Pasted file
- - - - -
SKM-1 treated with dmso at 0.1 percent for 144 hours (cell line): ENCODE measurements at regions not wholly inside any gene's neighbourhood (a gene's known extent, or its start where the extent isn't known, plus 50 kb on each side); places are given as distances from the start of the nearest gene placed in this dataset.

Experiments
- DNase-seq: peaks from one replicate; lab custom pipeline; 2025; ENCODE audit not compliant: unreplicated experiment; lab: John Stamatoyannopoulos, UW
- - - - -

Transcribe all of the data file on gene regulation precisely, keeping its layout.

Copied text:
SKM-1 treated with dmso at 0.1 percent for 144 hours (cell line): ENCODE measurements at regions not wholly inside any gene's neighbourhood (a gene's known extent, or its start where the extent isn't known, plus 50 kb on each side); places are given as distances from the start of the nearest gene placed in this dataset.

Experiments
- DNase-seq: peaks from one replicate; lab custom pipeline; 2025; ENCODE audit not compliant: unreplicated experiment; lab: John Stamatoyannopoulos, UW